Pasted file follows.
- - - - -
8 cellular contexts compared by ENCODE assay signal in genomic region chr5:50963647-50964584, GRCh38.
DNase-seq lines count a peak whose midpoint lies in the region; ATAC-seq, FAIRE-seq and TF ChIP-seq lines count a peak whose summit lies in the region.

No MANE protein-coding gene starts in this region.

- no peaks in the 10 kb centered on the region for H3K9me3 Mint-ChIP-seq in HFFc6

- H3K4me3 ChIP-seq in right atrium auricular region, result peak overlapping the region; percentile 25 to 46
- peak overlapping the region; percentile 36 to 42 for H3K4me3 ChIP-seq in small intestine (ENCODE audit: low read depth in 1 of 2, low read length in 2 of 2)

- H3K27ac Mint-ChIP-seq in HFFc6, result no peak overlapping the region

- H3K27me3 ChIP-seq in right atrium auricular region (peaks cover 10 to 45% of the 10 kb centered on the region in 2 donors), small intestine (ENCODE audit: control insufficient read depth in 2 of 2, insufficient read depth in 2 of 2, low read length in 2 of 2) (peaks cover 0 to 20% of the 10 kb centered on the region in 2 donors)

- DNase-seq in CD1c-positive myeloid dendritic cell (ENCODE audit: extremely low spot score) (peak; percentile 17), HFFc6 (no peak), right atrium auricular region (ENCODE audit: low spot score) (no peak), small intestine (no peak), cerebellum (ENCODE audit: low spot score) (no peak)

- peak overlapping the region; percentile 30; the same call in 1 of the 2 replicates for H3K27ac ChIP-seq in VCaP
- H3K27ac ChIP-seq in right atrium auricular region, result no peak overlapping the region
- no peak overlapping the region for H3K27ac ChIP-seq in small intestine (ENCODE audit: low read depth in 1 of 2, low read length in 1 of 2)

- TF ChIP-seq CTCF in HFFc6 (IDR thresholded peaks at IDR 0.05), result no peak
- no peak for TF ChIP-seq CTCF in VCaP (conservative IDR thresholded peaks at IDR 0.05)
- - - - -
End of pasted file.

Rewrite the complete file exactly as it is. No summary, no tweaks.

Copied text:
8 cellular contexts compared by ENCODE assay signal in genomic region chr5:50963647-50964584, GRCh38.
DNase-seq lines count a peak whose midpoint lies in the region; ATAC-seq, FAIRE-seq and TF ChIP-seq lines count a peak whose summit lies in the region.

No MANE protein-coding gene starts in this region.

- no peaks in the 10 kb centered on the region for H3K9me3 Mint-ChIP-seq in HFFc6

- H3K4me3 ChIP-seq in right atrium auricular region, result peak overlapping the region; percentile 25 to 46
- peak overlapping the region; percentile 36 to 42 for H3K4me3 ChIP-seq in small intestine (ENCODE audit: low read depth in 1 of 2, low read length in 2 of 2)

- H3K27ac Mint-ChIP-seq in HFFc6, result no peak overlapping the region

- H3K27me3 ChIP-seq in right atrium auricular region (peaks cover 10 to 45% of the 10 kb centered on the region in 2 donors), small intestine (ENCODE audit: control insufficient read depth in 2 of 2, insufficient read depth in 2 of 2, low read length in 2 of 2) (peaks cover 0 to 20% of the 10 kb centered on the region in 2 donors)

- DNase-seq in CD1c-positive myeloid dendritic cell (ENCODE audit: extremely low spot score) (peak; percentile 17), HFFc6 (no peak), right atrium auricular region (ENCODE audit: low spot score) (no peak), small intestine (no peak), cerebellum (ENCODE audit: low spot score) (no peak)

- peak overlapping the region; percentile 30; the same call in 1 of the 2 replicates for H3K27ac ChIP-seq in VCaP
- H3K27ac ChIP-seq in right atrium auricular region, result no peak overlapping the region
- no peak overlapping the region for H3K27ac ChIP-seq in small intestine (ENCODE audit: low read depth in 1 of 2, low read length in 1 of 2)

- TF ChIP-seq CTCF in HFFc6 (IDR thresholded peaks at IDR 0.05), result no peak
- no peak for TF ChIP-seq CTCF in VCaP (conservative IDR thresholded peaks at IDR 0.05)